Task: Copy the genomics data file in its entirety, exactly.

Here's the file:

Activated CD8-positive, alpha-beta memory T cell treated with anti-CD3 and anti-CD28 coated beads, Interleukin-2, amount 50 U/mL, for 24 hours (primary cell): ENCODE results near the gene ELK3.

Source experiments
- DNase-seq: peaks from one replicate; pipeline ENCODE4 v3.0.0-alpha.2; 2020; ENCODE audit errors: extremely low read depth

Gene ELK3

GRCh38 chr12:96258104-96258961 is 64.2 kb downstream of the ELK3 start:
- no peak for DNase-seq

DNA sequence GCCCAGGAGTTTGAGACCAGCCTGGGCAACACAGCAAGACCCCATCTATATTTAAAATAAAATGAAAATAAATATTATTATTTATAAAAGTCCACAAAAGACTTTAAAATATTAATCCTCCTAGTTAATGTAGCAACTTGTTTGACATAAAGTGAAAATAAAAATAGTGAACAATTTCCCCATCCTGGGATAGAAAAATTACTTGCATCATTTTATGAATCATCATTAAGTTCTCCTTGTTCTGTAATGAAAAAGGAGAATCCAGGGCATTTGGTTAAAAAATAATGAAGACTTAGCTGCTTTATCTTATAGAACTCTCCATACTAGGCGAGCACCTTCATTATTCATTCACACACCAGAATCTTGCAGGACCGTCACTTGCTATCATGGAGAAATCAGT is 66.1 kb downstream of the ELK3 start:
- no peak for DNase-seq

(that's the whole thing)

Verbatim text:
Activated CD8-positive, alpha-beta memory T cell treated with anti-CD3 and anti-CD28 coated beads, Interleukin-2, amount 50 U/mL, for 24 hours (primary cell): ENCODE results near the gene ELK3.

Source experiments
- DNase-seq: peaks from one replicate; pipeline ENCODE4 v3.0.0-alpha.2; 2020; ENCODE audit errors: extremely low read depth

Gene ELK3

GRCh38 chr12:96258104-96258961 is 64.2 kb downstream of the ELK3 start:
- no peak for DNase-seq

DNA sequence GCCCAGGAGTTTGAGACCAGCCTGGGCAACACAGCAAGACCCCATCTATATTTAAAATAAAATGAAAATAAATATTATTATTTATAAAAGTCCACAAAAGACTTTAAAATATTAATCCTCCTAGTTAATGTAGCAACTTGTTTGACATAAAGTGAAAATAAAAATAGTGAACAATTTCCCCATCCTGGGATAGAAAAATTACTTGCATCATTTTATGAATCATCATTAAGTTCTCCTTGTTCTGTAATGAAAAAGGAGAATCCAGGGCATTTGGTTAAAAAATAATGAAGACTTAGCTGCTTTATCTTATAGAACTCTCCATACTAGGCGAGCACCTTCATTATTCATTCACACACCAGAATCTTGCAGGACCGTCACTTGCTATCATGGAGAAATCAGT is 66.1 kb downstream of the ELK3 start:
- no peak for DNase-seq